This week is National Inclusion Week, which aims to celebrate inclusion in all its forms. Here, BAC Athlete Support Manager, Hannah Dean, explains our determination to ensure that our members continue to play a vital role in making society more inclusive.

“If you can’t see it, you can’t be it.

“A phrase that many of us will be familiar with, and one that we believe is never more accurate than when applied to sport.

“At the BAC, we represent around 1,300 of Great Britain’s elite athletes. All of these athletes have earned their place on a national World-Class Programme, and are constantly striving for the opportunity to represent their country at the highest possible level.

“As part of the high-performance system, we are among those with a responsibility to our athletes to make elite sport as inclusive as possible.

“However, this responsibility runs deeper. We owe it to future athletes, and to society in general, to ensure that our elite athletes are truly representative of the nation for which they compete.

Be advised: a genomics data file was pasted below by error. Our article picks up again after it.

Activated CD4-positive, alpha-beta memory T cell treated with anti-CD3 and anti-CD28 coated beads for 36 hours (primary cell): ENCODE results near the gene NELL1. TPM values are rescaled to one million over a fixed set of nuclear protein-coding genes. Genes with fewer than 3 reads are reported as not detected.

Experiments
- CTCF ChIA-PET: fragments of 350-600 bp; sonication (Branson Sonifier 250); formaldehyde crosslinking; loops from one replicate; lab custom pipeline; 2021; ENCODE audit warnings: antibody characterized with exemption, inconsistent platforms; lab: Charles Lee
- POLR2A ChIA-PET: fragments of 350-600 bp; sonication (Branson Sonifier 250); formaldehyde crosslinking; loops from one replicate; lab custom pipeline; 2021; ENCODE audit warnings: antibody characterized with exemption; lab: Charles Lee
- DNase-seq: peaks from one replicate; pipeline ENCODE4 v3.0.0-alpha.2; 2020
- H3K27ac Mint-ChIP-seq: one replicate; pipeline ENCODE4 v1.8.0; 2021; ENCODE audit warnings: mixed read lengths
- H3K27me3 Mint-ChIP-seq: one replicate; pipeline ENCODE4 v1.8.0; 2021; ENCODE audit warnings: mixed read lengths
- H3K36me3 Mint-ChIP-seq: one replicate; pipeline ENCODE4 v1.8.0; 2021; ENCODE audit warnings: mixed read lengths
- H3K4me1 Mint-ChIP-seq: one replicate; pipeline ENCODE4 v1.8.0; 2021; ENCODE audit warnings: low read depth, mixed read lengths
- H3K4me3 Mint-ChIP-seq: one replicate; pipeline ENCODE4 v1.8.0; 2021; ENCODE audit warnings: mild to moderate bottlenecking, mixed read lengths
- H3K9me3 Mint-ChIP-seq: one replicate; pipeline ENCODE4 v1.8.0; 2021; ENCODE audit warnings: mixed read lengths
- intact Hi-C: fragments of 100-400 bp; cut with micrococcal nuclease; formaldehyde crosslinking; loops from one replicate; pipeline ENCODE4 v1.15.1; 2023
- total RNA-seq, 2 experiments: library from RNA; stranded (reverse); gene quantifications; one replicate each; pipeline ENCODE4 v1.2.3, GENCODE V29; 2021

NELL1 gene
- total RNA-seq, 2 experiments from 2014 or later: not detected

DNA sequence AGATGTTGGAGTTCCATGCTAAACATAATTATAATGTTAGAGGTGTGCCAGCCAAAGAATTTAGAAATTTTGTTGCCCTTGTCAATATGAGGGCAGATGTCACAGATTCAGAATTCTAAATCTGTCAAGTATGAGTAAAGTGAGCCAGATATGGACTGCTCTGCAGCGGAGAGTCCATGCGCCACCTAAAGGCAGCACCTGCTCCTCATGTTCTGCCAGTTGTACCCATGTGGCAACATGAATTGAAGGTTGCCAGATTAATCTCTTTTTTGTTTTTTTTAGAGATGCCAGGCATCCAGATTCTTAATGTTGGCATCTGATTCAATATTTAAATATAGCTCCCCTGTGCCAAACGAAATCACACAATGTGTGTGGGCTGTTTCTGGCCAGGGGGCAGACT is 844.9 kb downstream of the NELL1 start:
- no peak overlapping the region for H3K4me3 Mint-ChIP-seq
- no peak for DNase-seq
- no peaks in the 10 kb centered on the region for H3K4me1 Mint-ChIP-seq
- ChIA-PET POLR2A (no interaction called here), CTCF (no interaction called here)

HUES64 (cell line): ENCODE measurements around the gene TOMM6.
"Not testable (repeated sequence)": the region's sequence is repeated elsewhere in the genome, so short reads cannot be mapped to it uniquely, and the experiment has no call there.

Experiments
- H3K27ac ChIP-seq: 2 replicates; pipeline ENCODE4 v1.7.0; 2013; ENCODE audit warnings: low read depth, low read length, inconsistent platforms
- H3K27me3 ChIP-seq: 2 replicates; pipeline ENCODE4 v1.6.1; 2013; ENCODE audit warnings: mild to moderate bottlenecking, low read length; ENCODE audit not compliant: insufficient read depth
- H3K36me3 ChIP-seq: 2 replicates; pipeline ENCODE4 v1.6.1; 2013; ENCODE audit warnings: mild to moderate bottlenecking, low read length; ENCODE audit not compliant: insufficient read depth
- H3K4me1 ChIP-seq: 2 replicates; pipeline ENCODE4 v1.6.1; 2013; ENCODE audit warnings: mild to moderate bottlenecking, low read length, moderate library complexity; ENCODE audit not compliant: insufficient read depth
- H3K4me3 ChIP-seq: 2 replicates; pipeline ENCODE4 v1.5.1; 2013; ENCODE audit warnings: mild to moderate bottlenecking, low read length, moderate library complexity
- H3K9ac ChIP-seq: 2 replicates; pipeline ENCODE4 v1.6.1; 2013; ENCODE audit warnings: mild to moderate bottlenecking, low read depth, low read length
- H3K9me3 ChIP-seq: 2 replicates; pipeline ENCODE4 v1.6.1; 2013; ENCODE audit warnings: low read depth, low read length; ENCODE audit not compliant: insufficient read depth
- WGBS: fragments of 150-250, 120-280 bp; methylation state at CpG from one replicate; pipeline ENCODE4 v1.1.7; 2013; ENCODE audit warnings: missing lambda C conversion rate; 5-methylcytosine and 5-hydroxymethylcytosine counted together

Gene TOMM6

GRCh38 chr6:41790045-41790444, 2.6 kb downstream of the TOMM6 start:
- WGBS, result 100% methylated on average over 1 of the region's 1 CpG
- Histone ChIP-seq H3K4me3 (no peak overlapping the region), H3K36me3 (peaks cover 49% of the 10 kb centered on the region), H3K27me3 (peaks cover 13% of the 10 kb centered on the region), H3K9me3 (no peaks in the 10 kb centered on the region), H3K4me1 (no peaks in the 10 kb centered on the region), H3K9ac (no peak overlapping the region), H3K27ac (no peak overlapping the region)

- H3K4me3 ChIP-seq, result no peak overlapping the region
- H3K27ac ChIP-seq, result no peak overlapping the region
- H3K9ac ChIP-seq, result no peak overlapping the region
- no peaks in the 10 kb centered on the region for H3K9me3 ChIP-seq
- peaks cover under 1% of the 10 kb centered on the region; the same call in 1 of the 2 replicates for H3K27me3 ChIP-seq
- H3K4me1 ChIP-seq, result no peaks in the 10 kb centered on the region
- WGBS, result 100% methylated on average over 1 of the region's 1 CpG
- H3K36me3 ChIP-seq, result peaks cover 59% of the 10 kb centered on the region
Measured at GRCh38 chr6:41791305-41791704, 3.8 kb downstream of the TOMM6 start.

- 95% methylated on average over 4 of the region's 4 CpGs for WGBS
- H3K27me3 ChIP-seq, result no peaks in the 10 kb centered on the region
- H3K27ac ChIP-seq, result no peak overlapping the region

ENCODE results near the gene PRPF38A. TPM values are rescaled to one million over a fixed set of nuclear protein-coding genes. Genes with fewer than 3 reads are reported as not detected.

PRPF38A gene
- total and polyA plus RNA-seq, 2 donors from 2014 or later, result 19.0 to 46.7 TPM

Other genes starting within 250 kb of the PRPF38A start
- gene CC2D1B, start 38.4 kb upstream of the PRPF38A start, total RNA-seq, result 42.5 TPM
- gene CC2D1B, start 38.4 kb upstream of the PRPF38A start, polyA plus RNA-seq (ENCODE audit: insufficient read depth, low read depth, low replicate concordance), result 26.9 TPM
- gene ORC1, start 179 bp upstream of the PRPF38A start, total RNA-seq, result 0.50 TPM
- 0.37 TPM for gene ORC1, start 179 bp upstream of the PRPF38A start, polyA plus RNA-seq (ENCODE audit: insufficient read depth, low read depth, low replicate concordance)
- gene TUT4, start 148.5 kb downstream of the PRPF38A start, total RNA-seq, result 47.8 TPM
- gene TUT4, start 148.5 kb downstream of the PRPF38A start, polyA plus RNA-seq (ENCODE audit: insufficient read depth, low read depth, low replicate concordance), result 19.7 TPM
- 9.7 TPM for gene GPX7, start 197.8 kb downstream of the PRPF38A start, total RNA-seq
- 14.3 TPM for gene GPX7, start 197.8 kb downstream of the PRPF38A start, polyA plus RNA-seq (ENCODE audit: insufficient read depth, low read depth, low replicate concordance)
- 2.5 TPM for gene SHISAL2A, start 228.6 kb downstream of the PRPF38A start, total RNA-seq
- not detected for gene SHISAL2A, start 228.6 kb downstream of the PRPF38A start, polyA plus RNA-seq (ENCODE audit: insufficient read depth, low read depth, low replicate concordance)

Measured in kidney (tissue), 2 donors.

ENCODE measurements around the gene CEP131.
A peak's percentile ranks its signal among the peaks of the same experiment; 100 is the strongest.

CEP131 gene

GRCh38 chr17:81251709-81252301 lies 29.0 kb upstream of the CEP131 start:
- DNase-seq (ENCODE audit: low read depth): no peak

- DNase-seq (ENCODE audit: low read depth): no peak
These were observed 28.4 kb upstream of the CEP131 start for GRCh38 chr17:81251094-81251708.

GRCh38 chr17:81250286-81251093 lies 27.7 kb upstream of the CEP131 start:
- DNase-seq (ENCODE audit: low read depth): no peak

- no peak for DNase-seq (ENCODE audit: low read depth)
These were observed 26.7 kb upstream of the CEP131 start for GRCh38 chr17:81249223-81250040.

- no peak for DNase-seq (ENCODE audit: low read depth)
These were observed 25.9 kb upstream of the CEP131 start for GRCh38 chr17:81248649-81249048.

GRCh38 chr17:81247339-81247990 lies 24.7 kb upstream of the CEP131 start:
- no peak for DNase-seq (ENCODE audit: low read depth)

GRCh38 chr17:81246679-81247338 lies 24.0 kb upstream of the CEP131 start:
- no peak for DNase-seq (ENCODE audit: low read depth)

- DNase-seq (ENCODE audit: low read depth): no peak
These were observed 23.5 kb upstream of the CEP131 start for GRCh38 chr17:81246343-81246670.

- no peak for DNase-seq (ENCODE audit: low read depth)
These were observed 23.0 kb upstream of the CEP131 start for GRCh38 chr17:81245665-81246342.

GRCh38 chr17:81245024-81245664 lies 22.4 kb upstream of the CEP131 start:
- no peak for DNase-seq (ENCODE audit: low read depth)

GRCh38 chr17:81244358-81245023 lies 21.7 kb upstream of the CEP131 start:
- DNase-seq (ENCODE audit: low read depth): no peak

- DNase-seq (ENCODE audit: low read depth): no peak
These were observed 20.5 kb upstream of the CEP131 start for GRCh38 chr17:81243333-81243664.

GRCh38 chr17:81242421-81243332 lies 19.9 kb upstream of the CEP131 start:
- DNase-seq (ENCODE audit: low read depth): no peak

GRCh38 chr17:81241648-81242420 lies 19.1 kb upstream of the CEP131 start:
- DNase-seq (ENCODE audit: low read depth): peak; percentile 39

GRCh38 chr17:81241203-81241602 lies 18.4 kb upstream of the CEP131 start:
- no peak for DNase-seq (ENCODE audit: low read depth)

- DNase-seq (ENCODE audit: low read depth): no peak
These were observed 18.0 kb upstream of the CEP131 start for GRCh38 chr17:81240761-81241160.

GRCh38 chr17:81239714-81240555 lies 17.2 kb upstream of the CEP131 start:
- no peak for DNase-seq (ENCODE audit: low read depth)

“Sport – perhaps more so than anything else – can bring a country together. As we’ve seen this year with Euro 2020, the Tokyo Olympic and Paralympic Games, and recently Emma Raducanu’s success at the US Open, sporting performances can unite and inspire.

“For people of all backgrounds, to see a figure to whom you can relate reaching the pinnacle of their sport is crucial.

“In Tokyo, while the likes of Tom Daley, Kadeena Cox, Ali Jawad and Moe Sbihi all represented their entire country with enormous distinction, their stories and their achievements resonated perhaps strongest with groups that are still under-represented in sport and in British society as a whole.

“This inspiration is absolutely priceless.

“Ensuring that sport – at any level – appeals to as broad a number of people as possible is one of the best legacies that any athlete can leave, and we at the BAC are determined to play our part in evolving a high-performance system which allows more and more athletes to do just that.

“For us, providing the best possible level of support to British athletes, and ensuring that the collective athlete voice is sought, listened to and heard, are just two of the ways in which we can play our part. As part of National Inclusion Week, we want to take this opportunity to reaffirm our commitment to diversity and inclusion within sport.”


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